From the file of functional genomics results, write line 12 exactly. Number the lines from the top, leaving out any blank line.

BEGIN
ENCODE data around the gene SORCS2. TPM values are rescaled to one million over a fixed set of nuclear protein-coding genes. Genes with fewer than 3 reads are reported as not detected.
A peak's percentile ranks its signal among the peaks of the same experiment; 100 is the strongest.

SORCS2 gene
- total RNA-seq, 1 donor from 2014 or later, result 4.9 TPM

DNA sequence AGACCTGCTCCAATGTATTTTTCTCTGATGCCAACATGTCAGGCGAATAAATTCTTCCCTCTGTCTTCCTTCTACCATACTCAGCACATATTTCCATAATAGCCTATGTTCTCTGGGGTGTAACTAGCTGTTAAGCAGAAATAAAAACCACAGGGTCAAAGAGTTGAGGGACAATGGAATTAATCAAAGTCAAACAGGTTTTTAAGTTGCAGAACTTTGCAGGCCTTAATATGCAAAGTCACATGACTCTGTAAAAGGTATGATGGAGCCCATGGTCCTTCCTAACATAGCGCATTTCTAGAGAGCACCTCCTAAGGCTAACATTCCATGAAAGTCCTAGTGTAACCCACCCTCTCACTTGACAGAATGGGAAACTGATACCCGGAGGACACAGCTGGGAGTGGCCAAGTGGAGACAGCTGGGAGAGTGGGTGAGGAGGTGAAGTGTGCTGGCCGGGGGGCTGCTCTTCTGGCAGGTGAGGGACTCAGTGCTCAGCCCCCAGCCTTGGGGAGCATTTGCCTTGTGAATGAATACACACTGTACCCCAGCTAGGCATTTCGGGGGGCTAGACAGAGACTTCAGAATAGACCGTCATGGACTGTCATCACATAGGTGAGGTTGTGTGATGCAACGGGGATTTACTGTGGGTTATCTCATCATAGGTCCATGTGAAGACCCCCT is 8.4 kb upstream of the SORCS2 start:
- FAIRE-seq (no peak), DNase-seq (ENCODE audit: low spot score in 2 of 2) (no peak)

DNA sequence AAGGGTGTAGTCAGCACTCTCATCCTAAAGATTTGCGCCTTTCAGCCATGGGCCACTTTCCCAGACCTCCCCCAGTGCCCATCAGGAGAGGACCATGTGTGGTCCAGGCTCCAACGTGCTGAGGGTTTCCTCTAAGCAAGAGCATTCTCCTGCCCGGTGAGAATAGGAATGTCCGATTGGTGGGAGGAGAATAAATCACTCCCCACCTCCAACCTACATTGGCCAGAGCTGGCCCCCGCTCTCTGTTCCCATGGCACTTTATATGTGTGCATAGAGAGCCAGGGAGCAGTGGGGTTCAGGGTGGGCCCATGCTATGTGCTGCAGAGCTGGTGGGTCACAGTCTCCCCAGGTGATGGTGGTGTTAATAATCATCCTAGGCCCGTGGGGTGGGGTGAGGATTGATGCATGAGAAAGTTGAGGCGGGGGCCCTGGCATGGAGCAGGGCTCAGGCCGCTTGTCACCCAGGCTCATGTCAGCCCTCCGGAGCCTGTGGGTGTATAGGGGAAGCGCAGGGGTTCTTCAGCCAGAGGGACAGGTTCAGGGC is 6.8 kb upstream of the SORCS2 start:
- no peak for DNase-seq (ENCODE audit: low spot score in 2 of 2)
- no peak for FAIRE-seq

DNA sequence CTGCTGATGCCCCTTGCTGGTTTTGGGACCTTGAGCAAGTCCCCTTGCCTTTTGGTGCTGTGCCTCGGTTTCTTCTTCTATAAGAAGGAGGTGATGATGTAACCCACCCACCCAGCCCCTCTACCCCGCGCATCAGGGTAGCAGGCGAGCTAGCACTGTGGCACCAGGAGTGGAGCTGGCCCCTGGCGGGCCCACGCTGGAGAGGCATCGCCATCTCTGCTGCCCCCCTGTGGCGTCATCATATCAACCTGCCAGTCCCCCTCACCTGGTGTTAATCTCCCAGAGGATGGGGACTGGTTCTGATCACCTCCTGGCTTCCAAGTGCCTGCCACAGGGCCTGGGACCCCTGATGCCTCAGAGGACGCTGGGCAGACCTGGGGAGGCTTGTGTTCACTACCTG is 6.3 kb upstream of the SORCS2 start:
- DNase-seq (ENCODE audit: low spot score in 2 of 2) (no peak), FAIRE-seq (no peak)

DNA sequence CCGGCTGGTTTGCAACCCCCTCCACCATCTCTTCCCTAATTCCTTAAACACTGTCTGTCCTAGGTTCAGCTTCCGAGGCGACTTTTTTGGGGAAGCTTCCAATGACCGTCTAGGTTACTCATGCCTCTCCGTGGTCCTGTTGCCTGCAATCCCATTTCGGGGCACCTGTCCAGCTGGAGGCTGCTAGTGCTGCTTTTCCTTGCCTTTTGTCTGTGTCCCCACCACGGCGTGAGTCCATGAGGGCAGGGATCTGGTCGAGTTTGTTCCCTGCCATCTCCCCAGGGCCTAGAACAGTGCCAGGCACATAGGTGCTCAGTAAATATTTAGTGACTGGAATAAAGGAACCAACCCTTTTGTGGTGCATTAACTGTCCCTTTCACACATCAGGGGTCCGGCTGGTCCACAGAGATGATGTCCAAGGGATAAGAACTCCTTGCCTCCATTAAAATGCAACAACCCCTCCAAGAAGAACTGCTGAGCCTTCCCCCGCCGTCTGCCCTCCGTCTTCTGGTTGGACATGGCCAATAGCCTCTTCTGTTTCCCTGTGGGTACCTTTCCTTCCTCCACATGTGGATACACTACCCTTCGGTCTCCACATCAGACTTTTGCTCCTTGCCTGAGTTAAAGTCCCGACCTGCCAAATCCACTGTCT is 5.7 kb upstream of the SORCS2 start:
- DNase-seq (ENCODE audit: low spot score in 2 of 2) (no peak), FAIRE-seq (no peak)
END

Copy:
DNA sequence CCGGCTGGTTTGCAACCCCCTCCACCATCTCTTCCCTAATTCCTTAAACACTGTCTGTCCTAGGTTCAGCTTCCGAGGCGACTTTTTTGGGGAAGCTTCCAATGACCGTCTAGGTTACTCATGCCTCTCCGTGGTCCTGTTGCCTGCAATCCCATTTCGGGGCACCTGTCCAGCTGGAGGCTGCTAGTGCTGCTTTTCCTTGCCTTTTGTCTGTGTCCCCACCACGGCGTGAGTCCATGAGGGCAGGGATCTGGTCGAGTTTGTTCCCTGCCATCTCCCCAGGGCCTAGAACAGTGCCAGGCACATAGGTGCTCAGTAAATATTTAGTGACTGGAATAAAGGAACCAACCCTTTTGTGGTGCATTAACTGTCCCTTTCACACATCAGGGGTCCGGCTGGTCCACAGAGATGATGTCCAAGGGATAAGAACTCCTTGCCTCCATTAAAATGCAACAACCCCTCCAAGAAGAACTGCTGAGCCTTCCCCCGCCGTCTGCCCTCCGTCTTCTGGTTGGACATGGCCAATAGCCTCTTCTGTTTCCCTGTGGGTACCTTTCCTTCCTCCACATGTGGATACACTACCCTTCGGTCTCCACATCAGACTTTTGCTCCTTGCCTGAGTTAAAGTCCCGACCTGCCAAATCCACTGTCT is 5.7 kb upstream of the SORCS2 start: